In all three trials, there was an increased return from using the Biolevel product, with standard or reduced nitrogen, compared with the farm standard treatment. In each case the highest return came from using the microbial seed treatment with the farm standard nitrogen programme, rather than as a replacement for synthetic nitrogen, with extra yield more than paying for the extra costs of both nitrogen and GramaxNP.

At September 2022 nitrogen prices of £2.50/kgN and grain prices of £258/t for both feed wheat and malting barley, the average increase in return after input costs was £143/ha for the GramaxNP with reduced nitrogen, rising to £194/ha with the farm standard nitrogen programme.

The balance between using GramaxNP as an addition to fertiliser or as a replacement closes where yield responses are smaller. A drop in malting barley price to £200/t using nitrogen bought at the current values would see the difference in return equalise at the yield differences seen in the Planet trial, for example.

The figures do highlight the difficulty in persuading farmers to cut back on nitrogen, highlights Tim. “Even at today’s prices, it’s difficult for them to take the leap, so when nitrogen was much cheaper they were never going to do it. They do need more evidence to help them make the leap, so we’ve got to do more trials to help prove it.”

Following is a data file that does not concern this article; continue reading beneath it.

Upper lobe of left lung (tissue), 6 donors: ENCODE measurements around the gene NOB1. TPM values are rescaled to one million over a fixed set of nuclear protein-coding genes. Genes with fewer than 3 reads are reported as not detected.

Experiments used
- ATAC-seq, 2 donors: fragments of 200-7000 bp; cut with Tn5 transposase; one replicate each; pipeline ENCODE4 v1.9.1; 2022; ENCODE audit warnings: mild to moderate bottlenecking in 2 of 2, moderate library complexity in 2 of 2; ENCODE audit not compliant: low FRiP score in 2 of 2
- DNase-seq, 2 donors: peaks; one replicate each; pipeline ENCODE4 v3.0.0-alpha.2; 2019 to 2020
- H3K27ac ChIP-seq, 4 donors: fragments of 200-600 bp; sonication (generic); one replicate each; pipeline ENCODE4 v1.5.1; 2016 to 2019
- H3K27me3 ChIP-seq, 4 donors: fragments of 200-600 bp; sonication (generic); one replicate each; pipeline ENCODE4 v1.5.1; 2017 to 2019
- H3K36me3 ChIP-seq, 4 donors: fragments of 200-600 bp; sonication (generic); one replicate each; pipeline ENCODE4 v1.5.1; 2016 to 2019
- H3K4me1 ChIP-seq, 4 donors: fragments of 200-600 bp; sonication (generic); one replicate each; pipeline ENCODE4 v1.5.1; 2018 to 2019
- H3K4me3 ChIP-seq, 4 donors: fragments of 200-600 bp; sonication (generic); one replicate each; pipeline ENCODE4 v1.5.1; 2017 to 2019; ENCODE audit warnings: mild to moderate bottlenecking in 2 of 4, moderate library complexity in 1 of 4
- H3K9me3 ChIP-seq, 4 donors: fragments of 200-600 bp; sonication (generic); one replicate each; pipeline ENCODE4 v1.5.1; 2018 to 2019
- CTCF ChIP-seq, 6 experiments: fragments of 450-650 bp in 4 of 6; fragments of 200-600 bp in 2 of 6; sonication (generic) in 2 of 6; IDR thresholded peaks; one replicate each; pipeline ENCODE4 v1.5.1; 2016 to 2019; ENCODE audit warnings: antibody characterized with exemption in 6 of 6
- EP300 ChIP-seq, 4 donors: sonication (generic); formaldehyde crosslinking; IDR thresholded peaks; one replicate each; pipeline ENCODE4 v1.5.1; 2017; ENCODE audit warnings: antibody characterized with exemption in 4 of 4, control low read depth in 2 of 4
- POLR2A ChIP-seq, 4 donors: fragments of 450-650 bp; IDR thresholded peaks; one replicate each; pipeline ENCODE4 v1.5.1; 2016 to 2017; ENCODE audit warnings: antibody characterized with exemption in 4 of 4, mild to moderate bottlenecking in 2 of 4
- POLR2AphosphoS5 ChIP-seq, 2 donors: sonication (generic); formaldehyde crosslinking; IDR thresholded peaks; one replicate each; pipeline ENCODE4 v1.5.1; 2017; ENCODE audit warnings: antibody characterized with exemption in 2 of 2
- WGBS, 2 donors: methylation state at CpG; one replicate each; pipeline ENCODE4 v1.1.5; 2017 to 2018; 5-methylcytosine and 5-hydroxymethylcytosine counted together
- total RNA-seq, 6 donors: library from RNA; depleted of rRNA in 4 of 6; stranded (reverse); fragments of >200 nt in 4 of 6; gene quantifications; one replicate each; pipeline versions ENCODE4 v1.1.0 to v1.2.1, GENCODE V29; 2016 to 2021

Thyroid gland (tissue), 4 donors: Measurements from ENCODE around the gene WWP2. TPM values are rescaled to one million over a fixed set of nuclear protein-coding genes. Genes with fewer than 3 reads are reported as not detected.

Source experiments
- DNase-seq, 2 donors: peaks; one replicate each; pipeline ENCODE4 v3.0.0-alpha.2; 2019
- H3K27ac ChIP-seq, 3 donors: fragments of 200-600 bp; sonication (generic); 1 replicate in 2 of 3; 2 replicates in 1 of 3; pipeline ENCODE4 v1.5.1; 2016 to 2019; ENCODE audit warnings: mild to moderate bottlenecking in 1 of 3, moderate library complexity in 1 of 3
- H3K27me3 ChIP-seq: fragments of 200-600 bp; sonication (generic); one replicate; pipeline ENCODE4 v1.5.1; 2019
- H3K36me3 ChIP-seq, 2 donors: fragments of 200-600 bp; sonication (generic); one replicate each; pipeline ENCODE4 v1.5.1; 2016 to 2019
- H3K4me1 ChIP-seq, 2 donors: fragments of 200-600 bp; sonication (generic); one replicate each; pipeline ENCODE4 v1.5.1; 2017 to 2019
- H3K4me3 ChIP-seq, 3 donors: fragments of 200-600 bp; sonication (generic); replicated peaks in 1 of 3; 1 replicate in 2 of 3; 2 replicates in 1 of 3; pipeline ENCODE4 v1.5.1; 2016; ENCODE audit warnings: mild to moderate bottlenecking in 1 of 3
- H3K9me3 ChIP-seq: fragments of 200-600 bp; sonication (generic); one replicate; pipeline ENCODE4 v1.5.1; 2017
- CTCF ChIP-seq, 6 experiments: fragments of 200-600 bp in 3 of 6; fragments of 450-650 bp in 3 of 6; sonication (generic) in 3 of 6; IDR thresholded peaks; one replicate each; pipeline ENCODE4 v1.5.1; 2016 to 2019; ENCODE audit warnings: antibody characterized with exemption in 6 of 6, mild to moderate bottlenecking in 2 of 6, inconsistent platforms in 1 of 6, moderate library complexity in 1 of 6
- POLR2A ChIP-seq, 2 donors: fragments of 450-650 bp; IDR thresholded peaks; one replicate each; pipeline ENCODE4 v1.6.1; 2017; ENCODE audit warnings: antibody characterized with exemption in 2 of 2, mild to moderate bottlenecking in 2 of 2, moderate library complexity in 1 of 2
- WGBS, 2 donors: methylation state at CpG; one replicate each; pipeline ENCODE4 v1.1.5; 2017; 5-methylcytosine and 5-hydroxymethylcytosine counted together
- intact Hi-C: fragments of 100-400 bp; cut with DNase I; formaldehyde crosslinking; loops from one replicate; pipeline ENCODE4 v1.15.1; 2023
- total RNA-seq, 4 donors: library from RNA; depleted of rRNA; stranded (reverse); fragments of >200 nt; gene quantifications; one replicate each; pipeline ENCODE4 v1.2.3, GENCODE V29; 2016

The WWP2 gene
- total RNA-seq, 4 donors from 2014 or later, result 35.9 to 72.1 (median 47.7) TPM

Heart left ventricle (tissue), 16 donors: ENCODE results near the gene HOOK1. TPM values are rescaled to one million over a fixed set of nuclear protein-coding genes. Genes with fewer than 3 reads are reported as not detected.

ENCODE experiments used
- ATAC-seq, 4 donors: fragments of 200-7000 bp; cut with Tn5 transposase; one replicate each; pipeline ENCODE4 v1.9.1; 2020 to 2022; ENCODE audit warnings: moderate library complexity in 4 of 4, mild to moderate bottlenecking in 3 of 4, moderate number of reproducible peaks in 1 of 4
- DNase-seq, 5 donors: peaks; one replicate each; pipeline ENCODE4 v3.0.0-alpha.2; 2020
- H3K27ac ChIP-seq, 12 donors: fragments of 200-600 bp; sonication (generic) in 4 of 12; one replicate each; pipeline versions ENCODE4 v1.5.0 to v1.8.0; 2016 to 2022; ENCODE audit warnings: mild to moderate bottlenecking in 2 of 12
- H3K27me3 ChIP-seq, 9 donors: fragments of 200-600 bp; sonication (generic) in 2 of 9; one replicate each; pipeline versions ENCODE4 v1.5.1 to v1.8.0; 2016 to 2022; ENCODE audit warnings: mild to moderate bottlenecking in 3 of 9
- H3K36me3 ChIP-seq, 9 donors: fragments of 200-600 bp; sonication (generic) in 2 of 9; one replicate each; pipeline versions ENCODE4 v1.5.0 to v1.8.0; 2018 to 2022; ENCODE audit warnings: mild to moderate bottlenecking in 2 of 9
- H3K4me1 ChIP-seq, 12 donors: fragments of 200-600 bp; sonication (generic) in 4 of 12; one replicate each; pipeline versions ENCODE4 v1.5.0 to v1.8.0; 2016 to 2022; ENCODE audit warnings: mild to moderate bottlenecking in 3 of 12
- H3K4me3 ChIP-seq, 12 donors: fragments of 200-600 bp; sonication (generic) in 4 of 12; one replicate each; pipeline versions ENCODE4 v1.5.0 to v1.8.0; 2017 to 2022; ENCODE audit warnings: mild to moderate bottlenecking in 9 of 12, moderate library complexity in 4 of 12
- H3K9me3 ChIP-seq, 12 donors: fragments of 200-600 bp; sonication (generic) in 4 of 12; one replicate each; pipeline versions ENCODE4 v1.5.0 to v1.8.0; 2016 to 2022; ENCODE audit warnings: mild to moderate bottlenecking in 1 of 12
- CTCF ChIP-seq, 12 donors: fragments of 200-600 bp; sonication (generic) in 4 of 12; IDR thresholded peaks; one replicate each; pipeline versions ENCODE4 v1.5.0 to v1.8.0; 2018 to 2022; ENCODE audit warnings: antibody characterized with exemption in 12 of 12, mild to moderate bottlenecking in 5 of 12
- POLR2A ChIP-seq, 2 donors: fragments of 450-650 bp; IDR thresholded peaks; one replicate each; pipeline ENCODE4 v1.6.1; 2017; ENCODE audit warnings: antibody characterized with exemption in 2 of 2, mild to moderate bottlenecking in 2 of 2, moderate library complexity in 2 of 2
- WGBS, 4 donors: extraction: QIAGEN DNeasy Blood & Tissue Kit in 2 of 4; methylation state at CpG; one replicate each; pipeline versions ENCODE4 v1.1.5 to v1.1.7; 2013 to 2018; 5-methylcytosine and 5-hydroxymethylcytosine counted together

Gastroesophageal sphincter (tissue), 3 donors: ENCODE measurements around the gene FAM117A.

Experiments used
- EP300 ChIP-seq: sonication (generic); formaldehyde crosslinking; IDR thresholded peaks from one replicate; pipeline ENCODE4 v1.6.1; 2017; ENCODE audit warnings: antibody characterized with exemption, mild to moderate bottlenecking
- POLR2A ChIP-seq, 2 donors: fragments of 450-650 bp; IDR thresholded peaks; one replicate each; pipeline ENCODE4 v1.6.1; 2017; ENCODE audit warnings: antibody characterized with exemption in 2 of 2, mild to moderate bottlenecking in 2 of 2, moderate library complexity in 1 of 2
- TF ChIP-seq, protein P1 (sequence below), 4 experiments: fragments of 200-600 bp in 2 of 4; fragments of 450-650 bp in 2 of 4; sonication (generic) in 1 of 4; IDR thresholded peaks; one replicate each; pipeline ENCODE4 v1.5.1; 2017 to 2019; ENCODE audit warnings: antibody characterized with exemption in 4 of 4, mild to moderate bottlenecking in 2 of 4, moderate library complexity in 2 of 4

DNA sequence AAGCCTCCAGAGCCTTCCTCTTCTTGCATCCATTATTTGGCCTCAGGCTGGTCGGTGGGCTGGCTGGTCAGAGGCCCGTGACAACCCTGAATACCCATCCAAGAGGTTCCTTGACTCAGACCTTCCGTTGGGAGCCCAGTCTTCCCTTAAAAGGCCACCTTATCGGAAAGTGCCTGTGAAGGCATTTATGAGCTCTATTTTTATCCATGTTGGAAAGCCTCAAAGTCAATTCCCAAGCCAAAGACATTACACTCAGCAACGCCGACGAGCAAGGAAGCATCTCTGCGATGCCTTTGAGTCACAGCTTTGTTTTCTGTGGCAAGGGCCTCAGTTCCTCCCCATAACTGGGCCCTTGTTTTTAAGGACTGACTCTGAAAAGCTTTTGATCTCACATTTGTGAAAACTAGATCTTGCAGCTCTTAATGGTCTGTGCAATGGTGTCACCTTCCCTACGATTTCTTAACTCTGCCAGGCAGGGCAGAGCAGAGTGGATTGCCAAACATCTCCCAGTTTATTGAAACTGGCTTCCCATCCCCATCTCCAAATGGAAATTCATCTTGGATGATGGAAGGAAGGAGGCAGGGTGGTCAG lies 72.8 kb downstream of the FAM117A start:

Further trials are being carried out this season, including in winter-sown crops, says Edward. “We’ve got two winter wheat trials on Gleam, one on moderately heavy land in Essex and one on lighter land in Norfolk, with the same protocol.”

Both are intrigued to see how the microbial seed treatment interacts with a higher yielding autumn-sown crop. “It’s in the ground for a lot longer so will it have more or less of an effect,” says Tim. “Time will tell.”

“Drilling conditions were good,” adds Ed. “So you could say those crops have got off to a very good start, so it will be interesting to see how they fare and what type of season we get.”